Dallas—October 1, 2015—Professional salon haircolor product sales (at manufacturers’ shipment dollars) grew by 3.8% in 2014 to $831 million. Haircolor services are the prime driver of the entire salon industry, according to the New 2014 Professional Salon Haircolor Study from Professional Consultants & Resources, (ProConsultants.us), the leading strategic consulting company and data supplier to the professional beauty salon industry. This study is the only in-depth report published annually on the robust growth of haircolor in the U.S. salon market. The in-depth research, data, analysis and recommendations are must-haves for all salon haircolor manufacturers, marketers, distributors, salon chains and others entering this market. The study contains major sections on men’s haircolor services and products, haircolor advertising by advertiser and dollar shipment market shares for all leading haircolor corporations and by division.
“Salons across the United States report haircolor services are growing and essential to the survival and growth of their businesses and the salon industry. Independent artistic salons, chains and chair/suite rentals are all heavily reliant on haircolor services,” says Cyrus Bulsara, president of Professional Consultants & Resources. “Salon haircolor services bring in clients for retouches, fashion-color, blonding, vibrants/vivids, cuts, styling, blowouts, keratin treatments, etc. and to purchase color care products.”
The 2014 Professional Salon Haircolor Study finds that haircolor is the largest, most rapidly growing major salon product category, and is projected to continue strong growth over the next 5 years. The growth will come from increased salon visits by older clients seeking gray coverage and young adults, millennials and teens and tweens seeking fashion color. Innovative new haircolor brands combined with new color techniques drive growth for permanents, demis/semi, vibrants/vivids, pastels, lighteners and color refreshers. Salon haircolor service dollars grew by 3.9% to $16.72 billion, as salon visits continue to increase. New and old color service techniques like balayage, ombré/sombré, bronde, highlights, babylights, tonal/lowlights, pastels, vivids and vibrants create a fresh new demand.
Other major study findings include:
- Permanents, demis, lighteners and temporaries all grew more than in 2013, as U.S. disposable incomes improved.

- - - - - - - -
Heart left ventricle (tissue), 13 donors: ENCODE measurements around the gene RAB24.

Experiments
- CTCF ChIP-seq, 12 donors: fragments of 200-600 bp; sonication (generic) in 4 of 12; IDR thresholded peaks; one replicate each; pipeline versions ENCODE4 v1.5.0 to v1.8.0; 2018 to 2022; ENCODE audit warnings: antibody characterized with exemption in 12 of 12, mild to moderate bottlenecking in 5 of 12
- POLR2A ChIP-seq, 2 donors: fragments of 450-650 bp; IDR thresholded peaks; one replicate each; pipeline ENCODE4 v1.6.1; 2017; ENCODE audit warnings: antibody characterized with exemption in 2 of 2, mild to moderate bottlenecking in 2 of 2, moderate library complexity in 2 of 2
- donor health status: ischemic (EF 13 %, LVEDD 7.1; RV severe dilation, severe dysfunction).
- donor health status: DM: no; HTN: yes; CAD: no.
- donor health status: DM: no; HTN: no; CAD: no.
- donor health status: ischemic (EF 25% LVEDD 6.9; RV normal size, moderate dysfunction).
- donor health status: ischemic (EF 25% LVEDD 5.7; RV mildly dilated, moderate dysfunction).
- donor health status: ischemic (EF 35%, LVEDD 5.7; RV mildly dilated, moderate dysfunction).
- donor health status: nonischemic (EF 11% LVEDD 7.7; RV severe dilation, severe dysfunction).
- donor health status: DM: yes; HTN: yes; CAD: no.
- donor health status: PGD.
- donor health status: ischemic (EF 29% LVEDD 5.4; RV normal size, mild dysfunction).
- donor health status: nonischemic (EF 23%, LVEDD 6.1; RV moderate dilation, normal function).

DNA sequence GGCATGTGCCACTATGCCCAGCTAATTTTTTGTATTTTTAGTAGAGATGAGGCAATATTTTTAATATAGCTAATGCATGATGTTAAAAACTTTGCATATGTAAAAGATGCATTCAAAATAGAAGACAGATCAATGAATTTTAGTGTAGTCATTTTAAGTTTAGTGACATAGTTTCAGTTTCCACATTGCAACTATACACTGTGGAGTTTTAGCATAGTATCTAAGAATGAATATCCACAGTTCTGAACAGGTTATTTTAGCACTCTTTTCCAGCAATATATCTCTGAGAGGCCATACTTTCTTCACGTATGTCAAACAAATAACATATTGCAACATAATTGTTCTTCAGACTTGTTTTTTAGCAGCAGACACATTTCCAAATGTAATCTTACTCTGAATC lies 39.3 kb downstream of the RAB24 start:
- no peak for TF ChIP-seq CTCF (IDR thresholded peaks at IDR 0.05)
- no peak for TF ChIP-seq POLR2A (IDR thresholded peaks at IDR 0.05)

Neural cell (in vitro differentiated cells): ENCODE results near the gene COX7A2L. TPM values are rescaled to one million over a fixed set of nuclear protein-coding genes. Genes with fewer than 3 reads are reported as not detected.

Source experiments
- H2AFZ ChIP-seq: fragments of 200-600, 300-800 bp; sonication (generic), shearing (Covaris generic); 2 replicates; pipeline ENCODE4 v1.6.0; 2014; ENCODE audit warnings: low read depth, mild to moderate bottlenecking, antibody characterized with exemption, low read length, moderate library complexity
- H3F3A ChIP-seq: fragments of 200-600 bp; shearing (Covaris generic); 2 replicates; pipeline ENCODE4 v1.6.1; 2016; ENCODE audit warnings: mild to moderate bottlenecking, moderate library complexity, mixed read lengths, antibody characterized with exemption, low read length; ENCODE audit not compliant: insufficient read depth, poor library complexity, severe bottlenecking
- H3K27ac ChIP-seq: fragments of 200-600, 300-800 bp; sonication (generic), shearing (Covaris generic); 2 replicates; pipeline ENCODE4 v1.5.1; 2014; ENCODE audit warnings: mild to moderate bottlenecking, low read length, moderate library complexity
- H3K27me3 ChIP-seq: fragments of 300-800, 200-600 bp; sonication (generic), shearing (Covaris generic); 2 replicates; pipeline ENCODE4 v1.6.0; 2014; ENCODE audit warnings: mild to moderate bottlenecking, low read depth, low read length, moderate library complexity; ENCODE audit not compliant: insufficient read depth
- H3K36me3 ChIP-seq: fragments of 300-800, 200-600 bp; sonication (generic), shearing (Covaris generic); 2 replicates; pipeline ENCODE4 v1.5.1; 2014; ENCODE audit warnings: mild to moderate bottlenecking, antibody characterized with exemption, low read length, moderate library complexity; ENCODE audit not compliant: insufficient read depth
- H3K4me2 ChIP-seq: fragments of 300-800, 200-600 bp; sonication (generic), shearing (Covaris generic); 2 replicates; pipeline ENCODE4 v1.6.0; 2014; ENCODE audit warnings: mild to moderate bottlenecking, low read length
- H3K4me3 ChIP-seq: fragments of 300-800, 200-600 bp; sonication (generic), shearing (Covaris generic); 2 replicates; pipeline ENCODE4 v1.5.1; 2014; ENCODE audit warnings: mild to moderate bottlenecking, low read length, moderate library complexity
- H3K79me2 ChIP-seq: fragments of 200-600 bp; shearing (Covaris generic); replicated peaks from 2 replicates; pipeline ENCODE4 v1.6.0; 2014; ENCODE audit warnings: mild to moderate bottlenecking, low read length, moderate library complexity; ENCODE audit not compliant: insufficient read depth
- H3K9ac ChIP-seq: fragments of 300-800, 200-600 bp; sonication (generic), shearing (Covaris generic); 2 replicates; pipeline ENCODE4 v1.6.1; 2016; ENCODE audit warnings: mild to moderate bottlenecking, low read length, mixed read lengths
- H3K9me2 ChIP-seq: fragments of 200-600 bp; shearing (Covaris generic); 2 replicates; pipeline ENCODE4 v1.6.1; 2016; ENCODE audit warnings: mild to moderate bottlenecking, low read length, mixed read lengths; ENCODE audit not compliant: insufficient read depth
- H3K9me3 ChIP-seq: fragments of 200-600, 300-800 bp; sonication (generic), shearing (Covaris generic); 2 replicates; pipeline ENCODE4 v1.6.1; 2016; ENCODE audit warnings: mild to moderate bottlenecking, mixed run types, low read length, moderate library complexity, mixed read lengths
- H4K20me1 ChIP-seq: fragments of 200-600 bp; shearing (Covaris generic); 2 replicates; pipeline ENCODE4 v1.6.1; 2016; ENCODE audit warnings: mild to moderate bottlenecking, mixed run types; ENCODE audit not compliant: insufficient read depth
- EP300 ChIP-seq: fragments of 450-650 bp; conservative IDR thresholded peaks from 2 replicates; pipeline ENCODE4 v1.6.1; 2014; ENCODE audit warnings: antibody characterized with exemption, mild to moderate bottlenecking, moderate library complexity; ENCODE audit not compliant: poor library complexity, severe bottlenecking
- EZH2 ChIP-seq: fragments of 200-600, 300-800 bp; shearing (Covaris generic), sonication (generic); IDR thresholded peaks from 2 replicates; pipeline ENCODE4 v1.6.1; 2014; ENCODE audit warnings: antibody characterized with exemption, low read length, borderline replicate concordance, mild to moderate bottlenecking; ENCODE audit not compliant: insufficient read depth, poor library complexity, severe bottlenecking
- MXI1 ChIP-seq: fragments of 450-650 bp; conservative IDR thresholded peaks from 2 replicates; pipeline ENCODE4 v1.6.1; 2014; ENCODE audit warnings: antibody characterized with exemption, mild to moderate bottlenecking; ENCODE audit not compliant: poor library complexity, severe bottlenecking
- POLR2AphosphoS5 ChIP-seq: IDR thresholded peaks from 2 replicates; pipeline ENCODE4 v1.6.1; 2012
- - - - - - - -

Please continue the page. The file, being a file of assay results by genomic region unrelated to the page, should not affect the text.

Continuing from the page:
- Major distribution realignments now allow top salon haircolor brands to focus on salon education, shows and growth.
- Chair/Suite rentals continue to gain haircolor market share from mid-tier salon chains, as clients follow their favorite stylists.
- Manufacturers’ sales of permanent hair color grew 3.2%, due to increased use in gray blending and fashion color.
- Demis and Semi Permanents grew at a slightly lower rate of 3.4%, once more used for gray blending and safe fashion color.
- Men’s haircolor services again robustly increased, due to gray coverage/blending at upscale men’s barbershops and salons.
- Crèmes/gels continue to outsell liquid haircolor, as usage continues to shift. All major liquids now have crème or gel lines.
- L’Oréal is the overall leader in haircolor sales with its Matrix, Redken, L’Oréal Technique and L’Oréal Professionnel brands.
- P&G follows closely with its rapidly growing exclusive brands like Koleston, Illumina, Color Perfect, Magma and Innosense.
- KAO’s Goldwell, Sally Beauty brands and Schwarzkopf follow, again with strong growth in Sally’s own-label brands.
- Other top market leaders are John Paul Mitchell Systems, Farouk Systems, Aveda, Framesi, TIGI and Joico.
- European Union (EU) haircolor companies like Keune, Davines, Framesi, AlfaParf, and U.S. companies Pravana and Aloxxi, all show continued growth, as some salons/rentals prefer to go with a smaller, attentive manufacturer not prone to diversion.
The Salon Haircolor Study for 2014 also has in-depth reviews and:
- Analyzes each color segment: permanents (liquid/crèmes), demi/semi permanents, bleaches, toners and refreshers in great detail. It covers major new brands like Wella’s Illumina, Beth Minardi Signature Color, Goldwell’s Elumen, Joico Lumishine, and restaged classics like Schwarzkopf’s Igora and L’Oréal’s INOA2 in detail. Wonder product Olaplex is also reviewed in detail.
- Identifies new product uses for creating translucent color, vivids, vibrants, pastels, luminous color and intricate demi/semi-permanent effects and describes the evolution of balayage, ombré/sombré, highlights, babylights and ecaille.
- Details formulation and toxicity issues surrounding MEA (monoethanolamine), PPD (paraphenylenediamine) and many other chemicals deemed unsafe per EU regulations. Manufacturers can anticipate chemical formula changes ahead of bans.
- Shares the newest color and style trends, as well as future hair color product needs, as requested by top U.S. master colorists.
- Provides readers with invaluable new R&D product concepts for the future product pipelines to grow the category.
- Reviews and analyzes haircolor advertising by all manufacturers and number of pages in trade magazines.
Electronic copies are available for immediate transmission and hardcopies by overnight delivery. For purchasing information, pricing or questions, contact Bulsara at firstname.lastname@example.org or visit www.proconsultants.com